Title: SSX 3
Platform: Playstation 2, Nintendo Gamecube, Game Boy Advance, Xbox, Xbox One (reviewed)
Developer: EA Canada
Publisher: EA Sports BIG
Release date: Out now
tl;dr: For those who miss snowboarding games.
Price: $10/£10 (Xbox One)
Family Focus: Click here for more information.
SSX is a arcade-y snowboarding series which was initially a PS2 exclusive, with each game afterwards a consistent improvement over its predecessor. Players are to perform crazy and impossible tricks in midair; the first game has players race down mountains in order to win gold medals. SSX Tricky followed in 2001, also for PS2, along with marking the franchise’s debut on Gamecube and Xbox. The game ramped up the presentation over the original with Run DMC’s “It’s Tricky” being massively featured in the game, including when performing Uber tricks (more on that later). SSX 3 first saw release in November 2003 for the PS2, Nintendo Gamecube, and Xbox. It was also the first entry where the game wasn’t as streamlined or linear as previous entries seeing as you can decide which event to tackle first in the unlocked peak.
The game features a pretty simple premise spread across a handful of modes; go down a slope and perform sick and twisted moves on your way to a high score or pole position. Players can either do races or freestyle events through the game’s three peaks. At your first start up, the first peak is unlocked, but as you progress and win events, you’ll unlock the next two peaks. Races are pretty self explanatory; make sure to nab a top three position in order to move on to the next heat. Freestyle events tasks players to beat a preset score in order to move up to the next event. After successfully winning the first two events, players will then go one-on-one with their nemesis in a race, then a freestyle event. These act as “boss events,” and will have players going from top to bottom of the peak they’re conquering. Some races can take upwards to 15 minutes to complete, win or loss.
Winning events reward players with money which can in turn be spent upgrading your character’s skills such as speed, acceleration, tricks, etc, giving players a bit of an edge in the competition, considering things get hairy on peak two. Players can also decide to buy some new cosmetic gear for their character, or go full on goofy with a balloon for a head.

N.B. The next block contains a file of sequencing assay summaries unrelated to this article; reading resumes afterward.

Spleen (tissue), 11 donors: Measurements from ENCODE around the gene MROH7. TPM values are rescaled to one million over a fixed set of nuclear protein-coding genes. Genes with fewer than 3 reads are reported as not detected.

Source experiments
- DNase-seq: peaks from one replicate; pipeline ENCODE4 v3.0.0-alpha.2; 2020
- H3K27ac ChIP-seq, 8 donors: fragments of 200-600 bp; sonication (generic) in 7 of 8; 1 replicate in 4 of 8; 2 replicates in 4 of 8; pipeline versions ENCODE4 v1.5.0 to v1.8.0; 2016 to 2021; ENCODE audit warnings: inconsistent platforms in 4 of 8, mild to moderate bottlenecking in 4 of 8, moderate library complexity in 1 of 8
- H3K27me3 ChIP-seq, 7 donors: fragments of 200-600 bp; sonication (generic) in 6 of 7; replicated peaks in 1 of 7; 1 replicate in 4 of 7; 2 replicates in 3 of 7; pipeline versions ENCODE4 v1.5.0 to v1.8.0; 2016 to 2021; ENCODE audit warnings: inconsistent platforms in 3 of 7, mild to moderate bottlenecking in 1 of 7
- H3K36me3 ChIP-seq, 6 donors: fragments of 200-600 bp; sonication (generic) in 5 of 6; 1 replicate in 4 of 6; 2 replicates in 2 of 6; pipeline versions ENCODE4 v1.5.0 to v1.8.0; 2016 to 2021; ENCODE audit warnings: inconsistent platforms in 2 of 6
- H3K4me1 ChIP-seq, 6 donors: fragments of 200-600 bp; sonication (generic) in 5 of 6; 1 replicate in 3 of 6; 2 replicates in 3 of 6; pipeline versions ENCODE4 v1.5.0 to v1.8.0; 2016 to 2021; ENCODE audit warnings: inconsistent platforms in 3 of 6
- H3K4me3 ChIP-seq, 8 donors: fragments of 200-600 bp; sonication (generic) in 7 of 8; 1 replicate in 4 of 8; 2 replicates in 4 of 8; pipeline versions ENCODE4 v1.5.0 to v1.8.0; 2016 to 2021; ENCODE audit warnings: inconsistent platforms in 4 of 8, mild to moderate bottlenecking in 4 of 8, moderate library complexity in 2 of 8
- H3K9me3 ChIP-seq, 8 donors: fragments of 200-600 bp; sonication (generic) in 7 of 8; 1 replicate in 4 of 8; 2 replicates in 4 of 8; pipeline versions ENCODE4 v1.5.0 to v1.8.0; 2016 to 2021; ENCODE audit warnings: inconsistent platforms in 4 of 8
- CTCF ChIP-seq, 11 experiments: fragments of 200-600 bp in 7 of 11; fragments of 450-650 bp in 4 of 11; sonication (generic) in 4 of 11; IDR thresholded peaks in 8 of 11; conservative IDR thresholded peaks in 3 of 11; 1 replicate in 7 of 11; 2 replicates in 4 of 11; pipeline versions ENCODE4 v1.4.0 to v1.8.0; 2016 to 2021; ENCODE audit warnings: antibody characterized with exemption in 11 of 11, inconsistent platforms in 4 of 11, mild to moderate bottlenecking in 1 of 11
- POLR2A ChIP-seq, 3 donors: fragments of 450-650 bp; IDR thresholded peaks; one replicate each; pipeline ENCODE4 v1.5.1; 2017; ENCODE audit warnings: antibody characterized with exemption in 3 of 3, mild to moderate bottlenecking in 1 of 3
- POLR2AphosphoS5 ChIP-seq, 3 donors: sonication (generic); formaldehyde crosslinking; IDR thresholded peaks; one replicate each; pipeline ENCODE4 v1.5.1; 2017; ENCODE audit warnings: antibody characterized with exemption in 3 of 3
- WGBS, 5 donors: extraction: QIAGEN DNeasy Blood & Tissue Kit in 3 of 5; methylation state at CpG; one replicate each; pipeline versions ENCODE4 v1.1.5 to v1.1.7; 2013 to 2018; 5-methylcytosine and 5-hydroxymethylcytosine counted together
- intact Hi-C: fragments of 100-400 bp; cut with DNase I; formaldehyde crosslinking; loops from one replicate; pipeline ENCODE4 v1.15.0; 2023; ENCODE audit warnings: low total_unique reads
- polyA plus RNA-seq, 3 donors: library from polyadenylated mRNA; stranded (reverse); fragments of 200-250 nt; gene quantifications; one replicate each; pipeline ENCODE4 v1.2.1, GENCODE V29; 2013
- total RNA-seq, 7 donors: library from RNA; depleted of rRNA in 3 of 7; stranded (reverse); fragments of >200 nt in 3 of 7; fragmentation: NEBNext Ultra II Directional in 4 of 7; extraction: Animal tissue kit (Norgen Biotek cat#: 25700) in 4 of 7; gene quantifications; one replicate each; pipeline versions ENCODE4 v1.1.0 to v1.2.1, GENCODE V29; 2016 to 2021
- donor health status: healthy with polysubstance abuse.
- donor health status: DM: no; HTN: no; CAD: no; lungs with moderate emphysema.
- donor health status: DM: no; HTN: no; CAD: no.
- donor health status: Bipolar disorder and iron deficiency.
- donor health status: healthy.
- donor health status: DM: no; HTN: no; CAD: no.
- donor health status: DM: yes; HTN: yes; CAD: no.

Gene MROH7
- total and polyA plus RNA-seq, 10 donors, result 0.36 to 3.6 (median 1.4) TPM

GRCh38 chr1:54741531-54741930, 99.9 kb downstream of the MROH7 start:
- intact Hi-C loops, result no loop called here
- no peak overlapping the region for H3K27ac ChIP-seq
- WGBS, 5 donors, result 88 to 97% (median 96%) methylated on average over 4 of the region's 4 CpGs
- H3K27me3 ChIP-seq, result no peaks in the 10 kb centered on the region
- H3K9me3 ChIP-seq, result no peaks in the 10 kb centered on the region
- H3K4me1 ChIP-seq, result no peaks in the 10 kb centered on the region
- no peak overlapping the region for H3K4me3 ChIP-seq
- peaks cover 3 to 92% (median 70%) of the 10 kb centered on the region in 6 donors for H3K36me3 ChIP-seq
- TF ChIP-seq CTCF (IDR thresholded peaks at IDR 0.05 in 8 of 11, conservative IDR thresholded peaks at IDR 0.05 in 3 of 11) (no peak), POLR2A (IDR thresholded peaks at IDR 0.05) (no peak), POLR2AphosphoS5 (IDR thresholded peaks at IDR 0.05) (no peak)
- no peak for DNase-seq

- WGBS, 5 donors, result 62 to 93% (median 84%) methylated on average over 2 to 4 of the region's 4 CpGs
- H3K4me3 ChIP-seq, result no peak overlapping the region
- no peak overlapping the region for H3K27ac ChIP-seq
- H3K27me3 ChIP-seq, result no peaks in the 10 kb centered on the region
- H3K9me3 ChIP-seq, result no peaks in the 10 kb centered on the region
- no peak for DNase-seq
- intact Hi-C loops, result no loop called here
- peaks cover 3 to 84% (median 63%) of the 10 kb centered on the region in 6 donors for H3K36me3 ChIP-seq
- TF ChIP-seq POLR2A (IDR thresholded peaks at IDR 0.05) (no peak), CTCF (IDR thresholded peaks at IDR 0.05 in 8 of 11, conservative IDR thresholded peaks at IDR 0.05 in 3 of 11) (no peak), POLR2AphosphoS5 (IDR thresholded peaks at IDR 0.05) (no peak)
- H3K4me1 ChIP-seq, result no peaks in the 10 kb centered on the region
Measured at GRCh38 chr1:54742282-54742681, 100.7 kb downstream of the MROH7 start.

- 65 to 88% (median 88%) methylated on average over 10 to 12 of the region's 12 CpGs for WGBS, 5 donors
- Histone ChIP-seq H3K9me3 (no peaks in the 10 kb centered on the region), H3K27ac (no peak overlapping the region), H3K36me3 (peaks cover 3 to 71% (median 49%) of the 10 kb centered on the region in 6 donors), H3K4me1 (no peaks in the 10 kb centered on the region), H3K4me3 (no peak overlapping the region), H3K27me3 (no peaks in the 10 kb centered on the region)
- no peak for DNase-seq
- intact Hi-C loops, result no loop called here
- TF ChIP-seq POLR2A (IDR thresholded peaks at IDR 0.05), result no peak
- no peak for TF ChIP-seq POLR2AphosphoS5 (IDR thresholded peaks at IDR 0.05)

Performing tricks will reward players with points, but also fill the Uber Trick meter. The meter serves two purposes: providing players with a speed boost, and also allows them to perform tricks impossible in reality, such as throwing your board around your character’s neck. Depending on the amount of air you can get, players are able to pull off multiple Uber Tricks; mind the landing, though, as Uber Tricks take a bit longer to perform. Once the meter is both filled out and all the “Uber Tricks,” letters are lit up, players can now perform even crazier moves called Super Uber. Bigger moves, bigger rewards. Pulling them off is tricky and requires a lot of air in order to avoid crashing. Or, if you feel pulling off tricks isn’t your thing, simply punch down other boards and get an instant full meter.
Even by today’s standards, SSX 3’s visuals still hold up, but obviously, don’t expect Steep-like visuals. For the time, this was an impressive visual feat, but even in 2018, it still looks decently enjoyable. Whether it be the characters or environments, there’s a nice attention to details. Facial animations can be over the top and funny, but in a good way; Psymon’s almost puking facing expression always makes me chuckle. On the sound side of things, the game feature an interesting mix of rock, electro and punk rock music which suits the action pretty well. While the Queen of the Stone Age “No One Knows,” (Unkle Remix) is by far the worst track of the bunch, Yellowcard, Thrice, and Avenged Sevenfold, among others, make up for this faux pas. My little complaint about the soundtrack is related to the Uber Trick meter; if you’re in the midst of pulling off a trick, the sound will be louder, but if you end up crashing, the sound drops and the lyrics are interrupted; it sucks ass in the middle of your favorite song.
Is SSX 3 worth your time 15 years later? Hell. YES. While by today’s standards, it might be a shallow and on the short side, players can extend their playtime by maxing out all characters and purchasing all the unlockable/available gear. Gameplay is tight, characters are entertaining, soundtrack is amazing; for $10 or £10, this is definitely a must-play.
- Still addictive 15 years later
- Gameplay holds up perfectly well
- Limited content by today’s standards
- Difficulty ramps up quick
SSX 3 is rated PEGI7+ and T for Teen. Perfect snowboarding game for everyone in the family; some optional violence.
This review is based on a retail copy of the game purchased for the purpose of this review.